10 x 8 = probably dead
The Killer Cure: ; A Deadly Dose; FDA-Approved Language Called "Extremely Dangerous"
By Scott Finn (firstname.lastname@example.org ) and
(c) 2006 Sunday Gazette
© RedOrbit 2005
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The language approved for methadone packaging, by the FDA, could be misinterpreted with serious or dire consequences. The wording is: "The usual adult dosage is 2.5 mg to 10 mg every three or four hours as necessary," reads the drug's package insert under "For Relief of Pain." This could be interpreted to mean that an adult can take up to 80 milligrams of methadone in 24 hours (a day). Most people taking this dosage would die, according to experts.
The FDA said they will consider the matter, but it is not a priority. More modern drugs have stronger language (black-box warning.)
Please read the article for the medical aspect of the story. The article itself is quite detailed and informative.
- 50mg could kill someone not used to strong pain killers.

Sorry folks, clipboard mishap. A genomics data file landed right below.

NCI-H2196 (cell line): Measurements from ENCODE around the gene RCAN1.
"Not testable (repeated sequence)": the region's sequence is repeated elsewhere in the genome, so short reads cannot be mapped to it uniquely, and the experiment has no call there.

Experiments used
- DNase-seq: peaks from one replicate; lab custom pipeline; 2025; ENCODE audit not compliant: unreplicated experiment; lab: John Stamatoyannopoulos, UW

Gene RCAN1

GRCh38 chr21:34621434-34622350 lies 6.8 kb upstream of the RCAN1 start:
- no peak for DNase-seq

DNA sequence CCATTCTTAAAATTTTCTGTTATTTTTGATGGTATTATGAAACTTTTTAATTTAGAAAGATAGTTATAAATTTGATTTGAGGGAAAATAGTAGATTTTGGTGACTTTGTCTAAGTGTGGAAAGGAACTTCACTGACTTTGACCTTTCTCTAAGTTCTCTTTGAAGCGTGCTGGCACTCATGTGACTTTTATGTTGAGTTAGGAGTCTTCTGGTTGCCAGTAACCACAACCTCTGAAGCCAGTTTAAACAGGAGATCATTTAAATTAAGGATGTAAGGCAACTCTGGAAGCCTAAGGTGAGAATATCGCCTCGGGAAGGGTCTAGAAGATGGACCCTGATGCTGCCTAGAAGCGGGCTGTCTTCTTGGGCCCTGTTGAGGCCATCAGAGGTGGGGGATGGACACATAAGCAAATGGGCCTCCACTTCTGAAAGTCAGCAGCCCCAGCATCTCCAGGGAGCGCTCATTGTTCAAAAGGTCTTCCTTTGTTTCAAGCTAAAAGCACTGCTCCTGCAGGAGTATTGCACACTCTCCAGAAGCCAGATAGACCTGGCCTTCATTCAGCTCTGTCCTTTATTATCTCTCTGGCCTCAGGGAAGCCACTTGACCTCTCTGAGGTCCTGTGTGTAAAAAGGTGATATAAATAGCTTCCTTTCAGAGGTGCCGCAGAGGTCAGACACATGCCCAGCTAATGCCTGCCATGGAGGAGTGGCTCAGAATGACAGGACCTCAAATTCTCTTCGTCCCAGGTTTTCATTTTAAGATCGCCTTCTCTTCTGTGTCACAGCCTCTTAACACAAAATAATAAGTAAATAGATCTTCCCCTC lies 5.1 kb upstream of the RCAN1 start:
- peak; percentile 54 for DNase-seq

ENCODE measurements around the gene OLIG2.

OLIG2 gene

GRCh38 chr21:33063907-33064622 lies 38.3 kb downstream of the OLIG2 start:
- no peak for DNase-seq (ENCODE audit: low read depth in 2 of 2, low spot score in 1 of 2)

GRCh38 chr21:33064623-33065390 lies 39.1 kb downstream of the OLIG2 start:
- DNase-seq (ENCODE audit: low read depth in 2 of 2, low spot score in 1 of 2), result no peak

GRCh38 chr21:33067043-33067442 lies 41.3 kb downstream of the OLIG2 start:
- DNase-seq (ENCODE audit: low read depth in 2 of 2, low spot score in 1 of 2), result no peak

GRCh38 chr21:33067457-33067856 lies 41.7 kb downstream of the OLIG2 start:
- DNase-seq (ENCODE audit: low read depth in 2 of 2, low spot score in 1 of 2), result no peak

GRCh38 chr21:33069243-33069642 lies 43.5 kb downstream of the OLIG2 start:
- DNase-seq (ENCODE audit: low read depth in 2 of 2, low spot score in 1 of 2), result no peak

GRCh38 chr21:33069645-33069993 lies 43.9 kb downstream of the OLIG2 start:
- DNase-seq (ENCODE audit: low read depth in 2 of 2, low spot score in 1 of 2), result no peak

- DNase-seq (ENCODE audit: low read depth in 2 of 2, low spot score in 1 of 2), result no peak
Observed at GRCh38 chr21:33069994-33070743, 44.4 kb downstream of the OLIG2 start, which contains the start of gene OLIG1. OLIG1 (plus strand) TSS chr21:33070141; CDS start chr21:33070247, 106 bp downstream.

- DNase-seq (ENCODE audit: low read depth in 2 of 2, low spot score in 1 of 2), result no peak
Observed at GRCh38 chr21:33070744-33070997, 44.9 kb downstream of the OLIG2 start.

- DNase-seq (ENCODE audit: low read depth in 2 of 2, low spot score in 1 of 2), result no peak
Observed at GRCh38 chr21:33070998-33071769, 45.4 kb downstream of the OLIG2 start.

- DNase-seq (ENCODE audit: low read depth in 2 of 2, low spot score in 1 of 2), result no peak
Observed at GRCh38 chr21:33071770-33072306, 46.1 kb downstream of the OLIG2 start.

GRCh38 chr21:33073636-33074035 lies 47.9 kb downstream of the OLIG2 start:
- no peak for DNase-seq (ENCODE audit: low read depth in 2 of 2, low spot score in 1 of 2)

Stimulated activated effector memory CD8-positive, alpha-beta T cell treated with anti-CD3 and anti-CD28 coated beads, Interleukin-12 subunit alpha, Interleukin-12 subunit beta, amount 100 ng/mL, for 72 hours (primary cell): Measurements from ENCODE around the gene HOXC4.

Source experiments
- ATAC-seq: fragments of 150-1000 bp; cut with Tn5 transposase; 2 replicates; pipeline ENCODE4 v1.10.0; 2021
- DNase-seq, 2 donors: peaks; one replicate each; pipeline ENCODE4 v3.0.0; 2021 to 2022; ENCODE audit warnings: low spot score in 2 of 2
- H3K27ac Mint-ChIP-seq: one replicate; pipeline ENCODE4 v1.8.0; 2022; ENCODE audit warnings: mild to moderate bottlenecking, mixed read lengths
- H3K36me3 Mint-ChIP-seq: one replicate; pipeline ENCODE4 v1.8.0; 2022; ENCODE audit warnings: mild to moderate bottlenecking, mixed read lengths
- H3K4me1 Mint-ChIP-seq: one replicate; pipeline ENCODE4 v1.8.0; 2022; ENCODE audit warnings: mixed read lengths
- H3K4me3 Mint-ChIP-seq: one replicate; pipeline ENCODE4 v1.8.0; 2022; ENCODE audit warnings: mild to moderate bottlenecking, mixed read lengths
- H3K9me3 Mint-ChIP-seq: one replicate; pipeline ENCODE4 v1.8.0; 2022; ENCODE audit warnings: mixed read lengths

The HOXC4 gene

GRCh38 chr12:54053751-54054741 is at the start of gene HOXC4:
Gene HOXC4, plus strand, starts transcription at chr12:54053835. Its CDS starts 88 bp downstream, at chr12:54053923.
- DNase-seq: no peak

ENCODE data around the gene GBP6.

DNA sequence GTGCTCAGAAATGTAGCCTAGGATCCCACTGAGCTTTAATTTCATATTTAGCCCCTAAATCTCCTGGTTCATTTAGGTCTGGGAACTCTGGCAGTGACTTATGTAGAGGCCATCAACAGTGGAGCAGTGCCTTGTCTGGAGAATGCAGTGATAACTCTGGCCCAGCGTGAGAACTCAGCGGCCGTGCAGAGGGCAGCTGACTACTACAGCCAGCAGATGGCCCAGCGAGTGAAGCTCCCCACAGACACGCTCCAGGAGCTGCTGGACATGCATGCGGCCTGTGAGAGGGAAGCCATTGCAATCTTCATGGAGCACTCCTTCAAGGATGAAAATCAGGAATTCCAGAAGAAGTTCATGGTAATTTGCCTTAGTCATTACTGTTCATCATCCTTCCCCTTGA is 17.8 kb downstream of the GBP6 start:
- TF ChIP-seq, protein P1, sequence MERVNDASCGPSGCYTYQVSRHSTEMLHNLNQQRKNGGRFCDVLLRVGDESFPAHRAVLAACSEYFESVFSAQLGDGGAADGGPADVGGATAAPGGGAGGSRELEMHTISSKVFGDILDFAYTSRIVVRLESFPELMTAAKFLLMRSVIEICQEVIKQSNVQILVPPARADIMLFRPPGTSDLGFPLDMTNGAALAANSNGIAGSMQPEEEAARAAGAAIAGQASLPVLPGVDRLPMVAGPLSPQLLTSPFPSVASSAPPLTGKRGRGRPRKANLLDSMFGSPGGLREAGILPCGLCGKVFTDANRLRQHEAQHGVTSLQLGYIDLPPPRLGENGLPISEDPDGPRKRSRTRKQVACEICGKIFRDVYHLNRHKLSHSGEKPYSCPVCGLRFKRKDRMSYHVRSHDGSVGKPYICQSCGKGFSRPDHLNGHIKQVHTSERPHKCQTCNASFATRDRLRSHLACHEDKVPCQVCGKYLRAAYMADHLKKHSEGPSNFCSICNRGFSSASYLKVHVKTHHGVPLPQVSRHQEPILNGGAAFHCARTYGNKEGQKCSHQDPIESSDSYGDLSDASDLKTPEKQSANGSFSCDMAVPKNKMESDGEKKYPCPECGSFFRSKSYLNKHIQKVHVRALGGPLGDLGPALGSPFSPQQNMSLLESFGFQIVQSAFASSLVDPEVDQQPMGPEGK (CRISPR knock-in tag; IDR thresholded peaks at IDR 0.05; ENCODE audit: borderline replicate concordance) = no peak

- 80mg would kill most people.
- The drug is cheap and an effective painkiller.
- Doctors who prescribe the drug also tell patients what dosage to take.
- The message, as reported, is open to misinterpretation. The language is not precise, especially for such a product. It does not give time limits.
- The use of the word ‘usual’ is very ambiguous; usual to what standard? To the pain killer one takes for a headache?
- If ‘usual’ is ambiguous, the numbers, 2.5 and 10 as a range is also wide. Surely, words cannot have meaning outside a context.
- I have a theory, and although I have not had the opportunity to read it elsewhere I am sure it is not original, which says that in our Western society we depend more on the written word for information than verbal instructions. If this is the case, then the message on the packaging becomes even more important. What if one forgot/lost the instructions of the GP?
- A message can also be communicated with icons; maybe the pharmaceutical and health care industries can develop a labelling system for drugs on the same lines as the textile industry has.
- The industry can have a free phone number or even a web site for people to consult if they have a doubt about the use of a particular drug.
- Would a reasonable patient misinterpret the message? Or is it impossible for a patient, who is suffering serious pain, to be reasonable, both in the legal and intellectual sense?
Is drug packaging an ethical issue, a medical issue or a business issue?
10 x 8 = probably dead